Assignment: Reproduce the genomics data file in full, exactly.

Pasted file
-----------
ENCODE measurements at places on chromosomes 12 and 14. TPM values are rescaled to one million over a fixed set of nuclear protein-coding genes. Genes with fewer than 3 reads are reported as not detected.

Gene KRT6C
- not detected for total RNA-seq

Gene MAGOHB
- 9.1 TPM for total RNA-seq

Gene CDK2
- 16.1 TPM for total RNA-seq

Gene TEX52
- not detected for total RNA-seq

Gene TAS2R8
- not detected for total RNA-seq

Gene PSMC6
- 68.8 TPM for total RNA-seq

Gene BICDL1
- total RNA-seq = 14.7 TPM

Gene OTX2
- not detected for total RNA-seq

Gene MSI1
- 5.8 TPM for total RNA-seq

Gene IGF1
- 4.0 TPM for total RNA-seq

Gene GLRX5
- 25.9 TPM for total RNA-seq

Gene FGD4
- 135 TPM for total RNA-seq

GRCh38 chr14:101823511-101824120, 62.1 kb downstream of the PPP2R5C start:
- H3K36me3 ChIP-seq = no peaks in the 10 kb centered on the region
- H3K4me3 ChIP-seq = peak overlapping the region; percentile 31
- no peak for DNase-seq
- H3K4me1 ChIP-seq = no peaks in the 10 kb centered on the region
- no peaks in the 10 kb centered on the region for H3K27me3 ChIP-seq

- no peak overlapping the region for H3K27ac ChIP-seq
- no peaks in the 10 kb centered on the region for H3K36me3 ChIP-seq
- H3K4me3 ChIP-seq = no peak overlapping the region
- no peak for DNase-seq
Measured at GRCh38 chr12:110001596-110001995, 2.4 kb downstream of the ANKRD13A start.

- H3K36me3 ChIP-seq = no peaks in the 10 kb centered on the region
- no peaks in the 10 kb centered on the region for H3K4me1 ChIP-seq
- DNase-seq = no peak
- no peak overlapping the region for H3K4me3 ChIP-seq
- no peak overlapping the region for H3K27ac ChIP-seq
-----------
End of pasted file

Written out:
ENCODE measurements at places on chromosomes 12 and 14. TPM values are rescaled to one million over a fixed set of nuclear protein-coding genes. Genes with fewer than 3 reads are reported as not detected.

Gene KRT6C
- not detected for total RNA-seq

Gene MAGOHB
- 9.1 TPM for total RNA-seq

Gene CDK2
- 16.1 TPM for total RNA-seq

Gene TEX52
- not detected for total RNA-seq

Gene TAS2R8
- not detected for total RNA-seq

Gene PSMC6
- 68.8 TPM for total RNA-seq

Gene BICDL1
- total RNA-seq = 14.7 TPM

Gene OTX2
- not detected for total RNA-seq

Gene MSI1
- 5.8 TPM for total RNA-seq

Gene IGF1
- 4.0 TPM for total RNA-seq

Gene GLRX5
- 25.9 TPM for total RNA-seq

Gene FGD4
- 135 TPM for total RNA-seq

GRCh38 chr14:101823511-101824120, 62.1 kb downstream of the PPP2R5C start:
- H3K36me3 ChIP-seq = no peaks in the 10 kb centered on the region
- H3K4me3 ChIP-seq = peak overlapping the region; percentile 31
- no peak for DNase-seq
- H3K4me1 ChIP-seq = no peaks in the 10 kb centered on the region
- no peaks in the 10 kb centered on the region for H3K27me3 ChIP-seq

- no peak overlapping the region for H3K27ac ChIP-seq
- no peaks in the 10 kb centered on the region for H3K36me3 ChIP-seq
- H3K4me3 ChIP-seq = no peak overlapping the region
- no peak for DNase-seq
Measured at GRCh38 chr12:110001596-110001995, 2.4 kb downstream of the ANKRD13A start.

- H3K36me3 ChIP-seq = no peaks in the 10 kb centered on the region
- no peaks in the 10 kb centered on the region for H3K4me1 ChIP-seq
- DNase-seq = no peak
- no peak overlapping the region for H3K4me3 ChIP-seq
- no peak overlapping the region for H3K27ac ChIP-seq